An identity

An Identity I Couldn’t Hide

I belong to the Tharu1The Tharu are another of Nepal’s ethnic groups that live in the Southern belt of Nepal that used to be largely jungle forests. The Tharu have multiple languages and their own cultural traditions and religion. ethnic group, from Kusheha, Nepal, and in my community people love their cultural traditions. We like to dance and celebrate, and we always follow tradition, from festivals to customs. We have our unique type of houses made of straw bamboo and mud, and they are always kept clean. We eat lots of fish, seafood, and snails from the river. We respect people and love receiving guests. We always trust strangers. But at the same time, we are so strict about our culture. In our community, when people get married they always marry within the same caste. Inter-caste marriage is not allowed. It’s very hard for this society to accept anything different from regular culture. Work is divided by gender. The household chores are done by women who wear saris and blouses, and if they have extra time they help their husbands on the farm. Men work in the fields; sometimes they go to India, other parts of Nepal, or abroad for work.

In Kusheha, our most famous dance is called the dhumbra, where the man performs the dance while wearing a woman’s big skirt. Through his song, he tells stories that are always about falling in love. Everyone knows the dancer and singer is a man, but they pretend it’s a girl. In our community, because the people who perform this dance are called natuwa, gay or transgender people are also usually known as natuwa.  The performance celebrates happiness, and when people are happy they ask for a natuwa. People pay and ask for traditional stories about kings and daughters. The performances can get very emotional. Sometimes people even cry.

So in some ways, in my culture, parts of LGBTI culture have been apparent since ancient times, but it’s complicated. If I want to tell my family that I’m gay, they won’t understand. Only a natuwa can be visible, and if the boys are acting in a certain way, like a girl, they will become a natuwa. Natuwa is a very respectful word. In a way, it defines and tells us something about gay and transgender people. The sad story about the natuwa is that they are forced to get married, and gay people who are not natuwa are called chakka.2Chakka is a derogatory word that is directed at many sexual and gender minorities, particularly transgender women and gay or bisexual men who don’t conform to traditional codes of masculinity. People only accept gayness in performance, not in real life.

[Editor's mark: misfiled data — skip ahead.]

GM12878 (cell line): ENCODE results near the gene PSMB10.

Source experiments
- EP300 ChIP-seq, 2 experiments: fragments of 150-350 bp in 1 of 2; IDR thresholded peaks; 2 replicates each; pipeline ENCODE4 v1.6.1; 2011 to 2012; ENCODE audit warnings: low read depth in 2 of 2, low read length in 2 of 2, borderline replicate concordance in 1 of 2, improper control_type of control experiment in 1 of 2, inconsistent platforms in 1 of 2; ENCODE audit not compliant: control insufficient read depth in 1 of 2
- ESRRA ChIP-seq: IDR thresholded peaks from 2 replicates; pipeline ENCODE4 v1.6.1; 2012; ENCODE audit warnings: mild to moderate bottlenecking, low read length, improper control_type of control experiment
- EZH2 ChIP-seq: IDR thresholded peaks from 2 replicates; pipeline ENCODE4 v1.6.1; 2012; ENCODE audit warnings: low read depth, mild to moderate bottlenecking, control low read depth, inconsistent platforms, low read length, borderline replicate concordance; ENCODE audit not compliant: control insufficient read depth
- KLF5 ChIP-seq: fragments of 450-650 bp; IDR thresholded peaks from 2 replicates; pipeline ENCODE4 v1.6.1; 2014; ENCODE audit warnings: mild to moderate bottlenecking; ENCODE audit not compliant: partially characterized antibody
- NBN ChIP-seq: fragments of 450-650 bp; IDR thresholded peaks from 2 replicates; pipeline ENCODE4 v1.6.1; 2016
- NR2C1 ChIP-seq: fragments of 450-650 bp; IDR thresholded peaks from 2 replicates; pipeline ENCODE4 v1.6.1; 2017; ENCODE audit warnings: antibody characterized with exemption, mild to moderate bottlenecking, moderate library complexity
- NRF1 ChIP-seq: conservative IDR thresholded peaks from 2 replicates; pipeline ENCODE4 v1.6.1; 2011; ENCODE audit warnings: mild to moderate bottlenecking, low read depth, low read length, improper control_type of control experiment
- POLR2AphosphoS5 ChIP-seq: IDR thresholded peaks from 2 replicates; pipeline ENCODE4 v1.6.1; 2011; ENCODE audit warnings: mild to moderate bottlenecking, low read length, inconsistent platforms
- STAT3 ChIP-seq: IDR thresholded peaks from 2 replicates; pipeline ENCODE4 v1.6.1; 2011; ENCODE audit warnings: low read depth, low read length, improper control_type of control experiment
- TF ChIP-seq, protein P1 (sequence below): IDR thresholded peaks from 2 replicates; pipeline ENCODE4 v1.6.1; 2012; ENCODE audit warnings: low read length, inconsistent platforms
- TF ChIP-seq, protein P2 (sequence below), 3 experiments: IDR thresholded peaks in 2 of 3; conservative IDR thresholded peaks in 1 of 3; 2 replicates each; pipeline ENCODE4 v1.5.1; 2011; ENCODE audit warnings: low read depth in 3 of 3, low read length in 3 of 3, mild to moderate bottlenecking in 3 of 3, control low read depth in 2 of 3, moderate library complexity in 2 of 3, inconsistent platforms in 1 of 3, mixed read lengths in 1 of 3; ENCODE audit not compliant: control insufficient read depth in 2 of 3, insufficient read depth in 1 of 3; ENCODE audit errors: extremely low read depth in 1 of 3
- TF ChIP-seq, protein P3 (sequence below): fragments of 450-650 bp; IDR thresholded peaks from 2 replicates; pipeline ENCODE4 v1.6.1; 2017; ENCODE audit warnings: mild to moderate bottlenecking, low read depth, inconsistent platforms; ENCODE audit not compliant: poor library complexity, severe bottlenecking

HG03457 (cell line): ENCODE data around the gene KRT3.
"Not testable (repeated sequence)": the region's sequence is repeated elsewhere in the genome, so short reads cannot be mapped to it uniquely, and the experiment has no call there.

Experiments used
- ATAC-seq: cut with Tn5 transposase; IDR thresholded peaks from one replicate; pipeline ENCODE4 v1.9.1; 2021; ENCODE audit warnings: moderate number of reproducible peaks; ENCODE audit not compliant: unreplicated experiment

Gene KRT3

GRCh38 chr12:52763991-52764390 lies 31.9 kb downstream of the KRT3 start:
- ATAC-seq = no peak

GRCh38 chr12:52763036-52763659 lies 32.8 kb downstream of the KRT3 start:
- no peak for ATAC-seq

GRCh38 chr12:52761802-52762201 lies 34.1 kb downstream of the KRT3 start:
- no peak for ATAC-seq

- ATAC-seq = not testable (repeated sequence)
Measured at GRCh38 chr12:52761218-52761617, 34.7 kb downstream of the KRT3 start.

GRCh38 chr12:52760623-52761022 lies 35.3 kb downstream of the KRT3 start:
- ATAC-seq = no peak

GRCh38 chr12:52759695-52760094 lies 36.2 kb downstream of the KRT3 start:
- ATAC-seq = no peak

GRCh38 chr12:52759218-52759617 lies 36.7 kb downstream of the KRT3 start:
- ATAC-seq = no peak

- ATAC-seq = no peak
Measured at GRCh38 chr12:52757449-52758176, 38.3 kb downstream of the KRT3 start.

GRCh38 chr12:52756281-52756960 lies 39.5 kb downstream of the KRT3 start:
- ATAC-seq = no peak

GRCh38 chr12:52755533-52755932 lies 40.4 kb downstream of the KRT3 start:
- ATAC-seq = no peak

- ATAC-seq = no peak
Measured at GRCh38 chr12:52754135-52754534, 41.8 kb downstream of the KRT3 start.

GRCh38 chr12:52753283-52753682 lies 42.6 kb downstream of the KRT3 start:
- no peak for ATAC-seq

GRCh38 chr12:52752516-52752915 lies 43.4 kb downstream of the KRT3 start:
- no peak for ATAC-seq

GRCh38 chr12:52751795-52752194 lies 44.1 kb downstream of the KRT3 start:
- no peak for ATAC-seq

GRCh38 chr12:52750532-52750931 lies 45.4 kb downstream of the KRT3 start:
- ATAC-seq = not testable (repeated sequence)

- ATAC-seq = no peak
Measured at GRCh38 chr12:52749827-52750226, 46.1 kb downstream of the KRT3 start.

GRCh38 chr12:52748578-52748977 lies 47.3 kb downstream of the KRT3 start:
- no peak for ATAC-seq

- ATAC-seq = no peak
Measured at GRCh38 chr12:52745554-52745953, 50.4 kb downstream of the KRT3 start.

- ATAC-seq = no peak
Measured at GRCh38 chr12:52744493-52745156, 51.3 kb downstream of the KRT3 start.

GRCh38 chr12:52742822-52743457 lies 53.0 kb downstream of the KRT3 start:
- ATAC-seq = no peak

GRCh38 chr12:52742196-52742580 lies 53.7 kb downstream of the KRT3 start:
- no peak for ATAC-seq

I’m 26 years old, and from the beginning of my childhood, I used to help clean and do household chores. I didn’t have to, but I wanted to do this typical women’s work. I also wanted to work in the field. I wanted to do it all. When I was 13 years old, I realized that I had begun to act and speak a little bit femininely. When I used to work in the household, my neighbors, aunts, and uncles would always ask why I’m doing women’s work. People would call me bad names like maugiya,  a slur against gays, which is similar to chakka.

Very close to my village, there was a famous teacher. I went for tutoring and classes there. I was especially looked after by that teacher. I only went home for food, and the rest of the time the teacher looked after me. At this boarding school where I spent my time with lots of boys, I knew I was gay; I discovered myself, my attitude, and my attractions. At the same time, my friends would call me a maugiya, and I would feel so embarrassed and guilty. People I was very close to would call me these terrible things. They could sense that I was a little different.

Maybe in the city area young men go on dates with girls and whatever. But in the village, there is no place to take your girlfriend. You have to share your bedroom with siblings or parents in your home. You can barely masturbate. But we were at boarding school. When I started to emerge as a gay man, most of the boys also wanted to sleep near to me to try to have sex with me—maybe because I seemed girly. This one guy’s name was Umesh, and we shared a bed. He tried to touch me and approached me this way, so this is how the first thing started. I agreed to it. He tried to touch all my parts like a girl, kissing me.